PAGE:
Accuracy in a short story or novel is so important. Readers who know that you’ve got something wrong will almost always call you out on it. And even if it’s only for your own peace of mind, most authors prefer to get the facts in their stories right. It’s why so many authors spend so much time doing research.
But there are some things that go into a story that just can’t be learned from another book or a web site. There’s the feel of a place. The architecture found on the streets. The little details that don’t always show up on the pretty pictures people post to the internet.
We can learn the history of a place or a person (or type of person), but we can’t actually know it until we’ve been there or spoken to them.
Most authors don’t have the opportunity to actually speak to a person or type of person we’re writing about—personally, I’ve never met a British Peer and I haven’t yet found a time-machine to take me back to Regency England. So I’ll read biographies and autobiographies. Histories and other novels about the people I’m writing about and that’s about all I can do beyond using my imagination.
For places, though, nothing beats actually going to where your story is set. I had the pleasure of doing that this past weekend. My husband and I spent a lovely weekend in Basel, Switzerland, the setting of the short story I’m writing for my next Merry Men box set.
Now you might think that traveling to Switzerland for a short story is a little much, and indeed, I toyed with the idea of making the story longer—a novella or even a full novel. But I like the short, sweet little story I’ve dreamed up so much that I decided not to change it. I am, however, adding a good deal more description to it—more than I usually put into a short story. Hell, more than I normally put into a novel, but that is the beauty of having actually been there! I can do that. I’ve got all the images and experiences fresh in my mind as I’m sitting down to write.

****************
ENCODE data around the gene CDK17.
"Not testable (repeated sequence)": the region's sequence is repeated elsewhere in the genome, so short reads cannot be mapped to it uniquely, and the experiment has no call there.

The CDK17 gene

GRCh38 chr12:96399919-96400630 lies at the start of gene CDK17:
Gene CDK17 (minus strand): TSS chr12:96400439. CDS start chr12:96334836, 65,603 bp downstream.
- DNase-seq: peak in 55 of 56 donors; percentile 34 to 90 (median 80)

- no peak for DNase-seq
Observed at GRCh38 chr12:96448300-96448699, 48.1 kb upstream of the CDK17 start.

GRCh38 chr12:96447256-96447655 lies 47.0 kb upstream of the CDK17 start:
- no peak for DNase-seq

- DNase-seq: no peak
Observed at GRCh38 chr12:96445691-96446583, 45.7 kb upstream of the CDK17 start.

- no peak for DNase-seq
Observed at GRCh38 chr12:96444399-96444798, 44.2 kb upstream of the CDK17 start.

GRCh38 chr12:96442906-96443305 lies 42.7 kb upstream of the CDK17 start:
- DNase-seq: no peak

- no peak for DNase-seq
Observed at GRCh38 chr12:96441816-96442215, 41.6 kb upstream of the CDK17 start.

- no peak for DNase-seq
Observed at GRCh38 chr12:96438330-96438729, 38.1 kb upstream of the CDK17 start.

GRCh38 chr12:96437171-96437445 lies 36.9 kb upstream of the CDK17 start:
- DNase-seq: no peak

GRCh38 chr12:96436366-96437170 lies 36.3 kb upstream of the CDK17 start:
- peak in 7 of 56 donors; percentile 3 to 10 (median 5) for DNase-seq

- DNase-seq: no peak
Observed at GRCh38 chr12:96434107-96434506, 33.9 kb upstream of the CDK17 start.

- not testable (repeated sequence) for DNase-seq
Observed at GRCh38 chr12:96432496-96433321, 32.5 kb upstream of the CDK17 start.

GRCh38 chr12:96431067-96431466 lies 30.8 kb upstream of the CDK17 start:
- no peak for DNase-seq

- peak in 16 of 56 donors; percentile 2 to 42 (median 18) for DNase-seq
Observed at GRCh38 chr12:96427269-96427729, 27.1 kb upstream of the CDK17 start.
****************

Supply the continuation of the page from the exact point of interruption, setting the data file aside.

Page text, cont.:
Basel, for those interested, is a beautiful little town. The part that we saw was, naturally, the older section since my story is set in the late 18th century, but a good deal of the city is actually much, much older than that. We wandered the winding little streets, looked at the old houses and stepped into many a church. Most dated back to the 14th and 15th centuries, which seems to be when a good bit of the city was built. And the fantastic thing about it all was that while they have certainly updated and modernized the inside of their buildings, they’ve left the outside structures just as they were when they were originally built. So, we were able to wander streets filled with lovely half-timber houses and homes which truly gave us the feeling that we could have been in the 15th, or 18th century, like the characters in my story.
I was also very lucky in that the home of a local ribbon merchant, which was built just a little before when my story is set, has been turned into a museum. I had the opportunity to wander the rooms of this grand home to see exactly how people lived at the time. It wasn’t exactly as it had been then, the curators actually took rooms from other houses of the time and put them into this one house, but still, I got a good idea and a feel for how my characters would have lived. So, here are some pictures of for you to enjoy of the city and the house (or haus, as they say in German-speaking Switzerland) at Kirschgarten.
The mistress’ bedroom.
The informal drawing room.
These basilisk fountains are all over the city.
Inside the Rathaus or town hall–it’s filled with beautiful paintings!
My husband leaning against the city gate door, just to give you an idea of the size of it!
This is the last remaining city gate.
St. George is forever killing the dragon on the wall outside the Basel Munster (Cathedral).
Even the shops near the cathedral are as they were hundreds of years ago.